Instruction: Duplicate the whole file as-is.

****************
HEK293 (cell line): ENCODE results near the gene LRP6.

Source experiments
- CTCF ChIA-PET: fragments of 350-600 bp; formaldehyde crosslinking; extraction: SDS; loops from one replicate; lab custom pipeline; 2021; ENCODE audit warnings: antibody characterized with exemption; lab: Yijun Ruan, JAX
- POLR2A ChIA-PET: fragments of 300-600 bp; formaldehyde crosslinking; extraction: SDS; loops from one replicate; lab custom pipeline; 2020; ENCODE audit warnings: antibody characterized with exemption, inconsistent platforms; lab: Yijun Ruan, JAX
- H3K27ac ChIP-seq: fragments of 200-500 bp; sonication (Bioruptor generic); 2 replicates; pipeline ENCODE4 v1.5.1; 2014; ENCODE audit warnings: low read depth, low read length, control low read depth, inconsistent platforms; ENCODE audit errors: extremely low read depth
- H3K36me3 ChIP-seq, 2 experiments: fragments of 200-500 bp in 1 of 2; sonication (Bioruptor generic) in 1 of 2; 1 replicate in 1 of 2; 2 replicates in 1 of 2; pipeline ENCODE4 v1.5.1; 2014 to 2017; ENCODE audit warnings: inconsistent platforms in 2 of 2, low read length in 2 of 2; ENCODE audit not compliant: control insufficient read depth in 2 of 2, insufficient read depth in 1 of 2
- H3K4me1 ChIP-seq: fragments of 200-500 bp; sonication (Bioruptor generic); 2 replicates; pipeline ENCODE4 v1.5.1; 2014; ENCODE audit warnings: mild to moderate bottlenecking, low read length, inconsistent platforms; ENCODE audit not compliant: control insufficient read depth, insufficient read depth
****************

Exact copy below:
HEK293 (cell line): ENCODE results near the gene LRP6.

Source experiments
- CTCF ChIA-PET: fragments of 350-600 bp; formaldehyde crosslinking; extraction: SDS; loops from one replicate; lab custom pipeline; 2021; ENCODE audit warnings: antibody characterized with exemption; lab: Yijun Ruan, JAX
- POLR2A ChIA-PET: fragments of 300-600 bp; formaldehyde crosslinking; extraction: SDS; loops from one replicate; lab custom pipeline; 2020; ENCODE audit warnings: antibody characterized with exemption, inconsistent platforms; lab: Yijun Ruan, JAX
- H3K27ac ChIP-seq: fragments of 200-500 bp; sonication (Bioruptor generic); 2 replicates; pipeline ENCODE4 v1.5.1; 2014; ENCODE audit warnings: low read depth, low read length, control low read depth, inconsistent platforms; ENCODE audit errors: extremely low read depth
- H3K36me3 ChIP-seq, 2 experiments: fragments of 200-500 bp in 1 of 2; sonication (Bioruptor generic) in 1 of 2; 1 replicate in 1 of 2; 2 replicates in 1 of 2; pipeline ENCODE4 v1.5.1; 2014 to 2017; ENCODE audit warnings: inconsistent platforms in 2 of 2, low read length in 2 of 2; ENCODE audit not compliant: control insufficient read depth in 2 of 2, insufficient read depth in 1 of 2
- H3K4me1 ChIP-seq: fragments of 200-500 bp; sonication (Bioruptor generic); 2 replicates; pipeline ENCODE4 v1.5.1; 2014; ENCODE audit warnings: mild to moderate bottlenecking, low read length, inconsistent platforms; ENCODE audit not compliant: control insufficient read depth, insufficient read depth